Jim Lofton at Lofton Legally Speaking explains why tightly constructed arguments, the right camera angle and good online behavior are crucial to a powerful virtual courtroom presentation.
In the past four years, the renewable energy industry has seen considerable growth, despite new obstacles put in place by the Trump administration — and no matter who wins this presidential election, the industry can make a strong case for its ability to create jobs, boost environmental equality and help solve the climate crisis, say attorneys at McDermott.
General counsel are in a unique position to ensure that their partner law firms are giving significant case assignments to underrepresented attorneys, and to help future generations of lawyers access meaningful opportunities early in their education or careers, says Laura Schumacher, chief legal officer at AbbVie.
William Pizzi's argument in "The Supreme Court's Role in Mass Incarceration" that the U.S. Supreme Court is responsible for the high rate of incarceration is compelling, but his criticism overlooks the positive dimensions of the criminal procedure decisions under Chief Justice Earl Warren, says U.S. District Judge Lynn Adelman of the Eastern District of Wisconsin.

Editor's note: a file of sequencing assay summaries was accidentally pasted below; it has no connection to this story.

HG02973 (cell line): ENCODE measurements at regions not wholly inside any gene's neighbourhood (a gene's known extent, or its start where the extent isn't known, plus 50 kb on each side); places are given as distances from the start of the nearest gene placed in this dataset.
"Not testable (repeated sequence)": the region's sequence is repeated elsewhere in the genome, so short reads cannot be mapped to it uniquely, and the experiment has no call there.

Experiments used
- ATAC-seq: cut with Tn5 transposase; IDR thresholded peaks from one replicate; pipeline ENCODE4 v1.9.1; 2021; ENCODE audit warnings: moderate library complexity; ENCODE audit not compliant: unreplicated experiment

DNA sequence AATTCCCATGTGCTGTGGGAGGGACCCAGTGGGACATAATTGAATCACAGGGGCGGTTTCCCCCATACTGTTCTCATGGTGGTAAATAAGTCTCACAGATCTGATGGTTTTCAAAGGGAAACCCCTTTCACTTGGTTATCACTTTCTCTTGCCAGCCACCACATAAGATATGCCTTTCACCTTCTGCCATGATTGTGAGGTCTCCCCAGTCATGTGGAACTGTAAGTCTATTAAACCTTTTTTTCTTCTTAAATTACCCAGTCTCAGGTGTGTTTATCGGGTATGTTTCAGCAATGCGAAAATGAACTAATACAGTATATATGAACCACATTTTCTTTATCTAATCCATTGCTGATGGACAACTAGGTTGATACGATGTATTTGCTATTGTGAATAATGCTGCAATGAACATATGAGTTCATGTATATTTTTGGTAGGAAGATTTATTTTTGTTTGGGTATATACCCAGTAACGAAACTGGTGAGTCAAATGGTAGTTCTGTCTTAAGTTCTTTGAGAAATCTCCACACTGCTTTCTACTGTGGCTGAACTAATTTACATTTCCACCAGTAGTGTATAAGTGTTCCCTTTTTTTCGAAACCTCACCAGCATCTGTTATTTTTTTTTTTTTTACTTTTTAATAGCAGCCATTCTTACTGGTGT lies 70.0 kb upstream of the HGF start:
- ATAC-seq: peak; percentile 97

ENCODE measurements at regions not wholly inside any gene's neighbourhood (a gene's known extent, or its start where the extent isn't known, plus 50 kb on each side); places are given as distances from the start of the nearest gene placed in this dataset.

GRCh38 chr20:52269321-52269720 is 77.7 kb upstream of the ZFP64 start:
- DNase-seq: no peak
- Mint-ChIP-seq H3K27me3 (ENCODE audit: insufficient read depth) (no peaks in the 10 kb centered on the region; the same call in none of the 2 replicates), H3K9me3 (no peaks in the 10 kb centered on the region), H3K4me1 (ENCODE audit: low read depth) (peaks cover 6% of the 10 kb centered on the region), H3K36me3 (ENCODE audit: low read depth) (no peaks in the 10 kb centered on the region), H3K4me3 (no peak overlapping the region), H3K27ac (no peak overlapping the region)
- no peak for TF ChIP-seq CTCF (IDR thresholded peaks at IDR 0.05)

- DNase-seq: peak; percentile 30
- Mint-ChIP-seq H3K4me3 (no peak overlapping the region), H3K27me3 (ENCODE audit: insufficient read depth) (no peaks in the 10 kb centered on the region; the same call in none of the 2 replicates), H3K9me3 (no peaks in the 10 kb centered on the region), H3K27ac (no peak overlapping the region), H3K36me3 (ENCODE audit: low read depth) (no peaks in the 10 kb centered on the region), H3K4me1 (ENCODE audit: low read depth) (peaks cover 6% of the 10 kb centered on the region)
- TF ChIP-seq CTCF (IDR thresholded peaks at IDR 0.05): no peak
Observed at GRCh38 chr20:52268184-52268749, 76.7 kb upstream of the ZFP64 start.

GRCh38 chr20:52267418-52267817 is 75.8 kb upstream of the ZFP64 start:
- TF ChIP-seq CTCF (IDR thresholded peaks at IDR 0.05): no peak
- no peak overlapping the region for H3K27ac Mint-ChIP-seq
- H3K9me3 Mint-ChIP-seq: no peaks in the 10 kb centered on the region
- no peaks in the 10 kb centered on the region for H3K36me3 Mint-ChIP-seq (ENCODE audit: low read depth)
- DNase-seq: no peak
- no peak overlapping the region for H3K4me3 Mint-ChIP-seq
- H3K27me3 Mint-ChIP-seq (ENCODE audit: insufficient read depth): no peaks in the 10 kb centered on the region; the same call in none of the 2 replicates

While the upcoming election will have a major impact on the development of carbon market mechanisms in the U.S., growth in emissions trading and stronger regulation is expected in Europe and China, and across the global aviation industry, say Brook Detterman and Allyn Stern at Beveridge & Diamond and independent consultant Stacey Halliday.
The tools of powerful political speeches — those with soaring rhetoric that convinces and moves listeners — can be equally applicable to oral advocacy, case strategy and brief writing, say Lauren Papenhausen and Julian Canzoneri at White & Case and former presidential speech writer Dave Cavell.
A recent ruling by a South Dakota federal court in Jahner v. Kumho Tire USA sheds light on how plaintiffs may assert veil-piercing or alter ego allegations to gain personal jurisdiction over a foreign corporate parent — and how to defend against such claims, say attorneys at Dechert.